V. I.   Lenin



Written: Written on June 29, 1920
Published: First published in 1945 in Lenin Miscellany XXXV. Printed from the typewritten text signed by Lenin.
Source: Lenin Collected Works, Progress Publishers, 1975, Moscow, Volume 44, page 395b.
Translated: Clemens Dutt
Transcription\Markup: R. Cymbala
Public Domain: Lenin Internet Archive.   You may freely copy, distribute, display and perform this work, as well as make derivative and commercial works. Please credit “Marxists Internet Archive” as your source.
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I enclose an extract from the booklet Cooking Food Without Fire (p. 43, No. 1 of “The Housewife’s Little Library”, published by the Supreme Economic Council, Moscow, 1918) and ask you to let me know the results of the thermos vessel competition announced by the Food Department of the Moscow Soviet.[1]

V. Ulyanov (Lenin)
Chairman, Council of People’s Commissars


vedro—21 pints.—Ed.

[1] The extract mentioned by Lenin stated: “...the Food Department of the Moscow Soviet of Workers’ and Red Army Deputies has announced a competition for thermos vessels of large and small dimensions. Three prizes will be awarded: for apparatus of half a = vedro—10,000 rubles, 5,000 rubles and 3,000 rubles; for blueprints of apparatus of live vedros—5,000 rubles and 3,000 rubles. Apparatus and blueprints must be presented by October 20, 1918” = (Collected Works, Fifth Ed., Vol. 51, p. 434).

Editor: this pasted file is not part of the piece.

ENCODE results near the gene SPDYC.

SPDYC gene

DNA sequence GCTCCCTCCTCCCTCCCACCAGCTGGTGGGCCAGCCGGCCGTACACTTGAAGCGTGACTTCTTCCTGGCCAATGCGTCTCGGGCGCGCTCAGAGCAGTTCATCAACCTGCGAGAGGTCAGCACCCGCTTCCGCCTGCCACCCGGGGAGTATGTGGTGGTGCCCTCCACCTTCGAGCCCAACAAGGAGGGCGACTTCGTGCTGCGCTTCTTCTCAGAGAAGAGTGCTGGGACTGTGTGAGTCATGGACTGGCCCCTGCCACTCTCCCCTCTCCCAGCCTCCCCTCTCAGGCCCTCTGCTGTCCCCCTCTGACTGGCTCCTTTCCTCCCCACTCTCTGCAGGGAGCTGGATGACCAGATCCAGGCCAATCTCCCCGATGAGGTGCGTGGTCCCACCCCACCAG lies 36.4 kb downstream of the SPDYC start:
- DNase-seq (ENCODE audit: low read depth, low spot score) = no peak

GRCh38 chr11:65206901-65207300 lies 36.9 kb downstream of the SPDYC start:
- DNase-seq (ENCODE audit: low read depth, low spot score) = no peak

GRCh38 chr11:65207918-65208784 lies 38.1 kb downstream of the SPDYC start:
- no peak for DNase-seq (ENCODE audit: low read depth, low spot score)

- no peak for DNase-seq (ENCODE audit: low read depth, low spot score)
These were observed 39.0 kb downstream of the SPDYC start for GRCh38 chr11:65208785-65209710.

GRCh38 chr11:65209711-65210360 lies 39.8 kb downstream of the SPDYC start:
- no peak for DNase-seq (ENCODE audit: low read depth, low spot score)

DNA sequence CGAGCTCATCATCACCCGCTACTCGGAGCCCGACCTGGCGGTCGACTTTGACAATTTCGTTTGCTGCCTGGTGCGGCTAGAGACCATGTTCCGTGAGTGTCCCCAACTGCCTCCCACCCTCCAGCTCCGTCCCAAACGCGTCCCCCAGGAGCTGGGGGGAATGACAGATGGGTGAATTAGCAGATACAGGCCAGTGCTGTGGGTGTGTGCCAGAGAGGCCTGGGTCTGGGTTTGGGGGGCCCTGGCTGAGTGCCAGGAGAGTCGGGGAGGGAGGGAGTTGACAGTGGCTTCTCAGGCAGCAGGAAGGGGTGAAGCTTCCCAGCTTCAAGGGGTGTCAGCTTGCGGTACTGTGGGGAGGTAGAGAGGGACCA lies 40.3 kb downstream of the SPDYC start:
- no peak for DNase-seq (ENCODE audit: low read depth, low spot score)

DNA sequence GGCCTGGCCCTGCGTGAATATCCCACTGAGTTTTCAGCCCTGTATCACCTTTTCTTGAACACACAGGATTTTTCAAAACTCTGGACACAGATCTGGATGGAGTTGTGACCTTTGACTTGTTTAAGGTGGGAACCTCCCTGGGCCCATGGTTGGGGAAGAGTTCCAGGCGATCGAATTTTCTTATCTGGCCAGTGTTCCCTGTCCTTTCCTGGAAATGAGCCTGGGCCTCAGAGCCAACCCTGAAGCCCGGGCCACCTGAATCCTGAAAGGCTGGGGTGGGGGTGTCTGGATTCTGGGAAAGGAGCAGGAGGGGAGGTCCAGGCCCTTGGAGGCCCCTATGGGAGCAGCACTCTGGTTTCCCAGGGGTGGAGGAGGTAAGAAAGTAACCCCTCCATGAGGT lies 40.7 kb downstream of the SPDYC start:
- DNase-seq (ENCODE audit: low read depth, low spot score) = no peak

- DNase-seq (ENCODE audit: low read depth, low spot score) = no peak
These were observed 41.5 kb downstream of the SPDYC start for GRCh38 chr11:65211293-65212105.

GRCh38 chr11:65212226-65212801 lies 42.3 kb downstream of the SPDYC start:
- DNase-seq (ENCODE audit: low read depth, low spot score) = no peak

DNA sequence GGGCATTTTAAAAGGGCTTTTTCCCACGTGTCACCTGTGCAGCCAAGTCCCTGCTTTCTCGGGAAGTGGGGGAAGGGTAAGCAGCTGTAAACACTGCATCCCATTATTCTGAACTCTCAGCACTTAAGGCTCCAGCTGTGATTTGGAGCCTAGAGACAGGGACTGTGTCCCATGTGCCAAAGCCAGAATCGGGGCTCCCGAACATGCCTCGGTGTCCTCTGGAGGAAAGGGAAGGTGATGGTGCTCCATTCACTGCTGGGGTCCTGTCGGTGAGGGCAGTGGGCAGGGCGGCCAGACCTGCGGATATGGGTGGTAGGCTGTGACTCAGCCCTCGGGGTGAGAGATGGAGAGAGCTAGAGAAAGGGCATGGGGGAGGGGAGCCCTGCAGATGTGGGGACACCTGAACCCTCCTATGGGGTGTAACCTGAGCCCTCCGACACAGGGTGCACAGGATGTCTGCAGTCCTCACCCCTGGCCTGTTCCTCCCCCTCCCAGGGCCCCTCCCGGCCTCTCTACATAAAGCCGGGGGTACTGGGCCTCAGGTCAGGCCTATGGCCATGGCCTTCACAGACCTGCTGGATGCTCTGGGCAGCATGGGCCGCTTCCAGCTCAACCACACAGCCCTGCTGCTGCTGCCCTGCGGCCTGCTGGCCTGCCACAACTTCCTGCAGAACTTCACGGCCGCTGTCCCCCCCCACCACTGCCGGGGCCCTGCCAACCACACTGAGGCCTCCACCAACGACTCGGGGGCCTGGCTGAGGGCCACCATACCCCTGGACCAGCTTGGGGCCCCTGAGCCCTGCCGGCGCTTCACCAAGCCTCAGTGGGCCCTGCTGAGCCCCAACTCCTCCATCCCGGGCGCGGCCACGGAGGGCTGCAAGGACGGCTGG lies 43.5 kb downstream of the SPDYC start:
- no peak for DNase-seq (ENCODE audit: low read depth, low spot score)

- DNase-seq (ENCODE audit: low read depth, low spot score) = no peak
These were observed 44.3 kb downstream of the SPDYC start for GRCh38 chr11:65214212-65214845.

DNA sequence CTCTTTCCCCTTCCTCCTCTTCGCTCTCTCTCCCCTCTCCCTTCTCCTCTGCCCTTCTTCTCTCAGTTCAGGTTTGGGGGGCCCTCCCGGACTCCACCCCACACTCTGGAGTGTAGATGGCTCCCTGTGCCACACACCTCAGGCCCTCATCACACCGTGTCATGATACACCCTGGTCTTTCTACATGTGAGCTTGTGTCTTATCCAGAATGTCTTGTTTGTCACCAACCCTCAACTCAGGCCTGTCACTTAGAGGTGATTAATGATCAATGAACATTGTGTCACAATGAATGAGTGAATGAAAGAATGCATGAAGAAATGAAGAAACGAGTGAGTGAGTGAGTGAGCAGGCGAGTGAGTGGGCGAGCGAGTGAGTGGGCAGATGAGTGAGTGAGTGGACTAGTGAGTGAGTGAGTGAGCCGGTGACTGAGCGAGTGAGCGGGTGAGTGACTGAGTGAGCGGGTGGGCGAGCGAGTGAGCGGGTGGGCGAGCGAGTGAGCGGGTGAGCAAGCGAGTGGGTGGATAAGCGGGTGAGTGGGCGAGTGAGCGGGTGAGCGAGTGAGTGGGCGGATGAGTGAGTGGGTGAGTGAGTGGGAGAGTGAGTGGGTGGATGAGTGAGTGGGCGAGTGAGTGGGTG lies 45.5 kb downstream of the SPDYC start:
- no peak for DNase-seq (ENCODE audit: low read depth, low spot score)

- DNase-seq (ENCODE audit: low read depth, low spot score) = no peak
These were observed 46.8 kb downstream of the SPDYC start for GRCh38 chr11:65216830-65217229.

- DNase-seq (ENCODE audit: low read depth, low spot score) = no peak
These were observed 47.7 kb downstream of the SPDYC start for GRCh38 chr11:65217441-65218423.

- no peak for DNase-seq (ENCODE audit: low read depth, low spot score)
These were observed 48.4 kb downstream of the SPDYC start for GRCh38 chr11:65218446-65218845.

In a memorandum presented to Lenin on July 16, 1920, the Board of the Moscow Consumers’ Society reported that the competition for thermos vessels ended on October 1, 1918. Simultaneously with the work of the Competition Commission, the Food Department began to use thermos vessels made entirely of wood (plywood and shavings). These vessels were very light—about 32 lbs. for vessels of three vedros—and enabled food to be kept hot for 18–20 hours.

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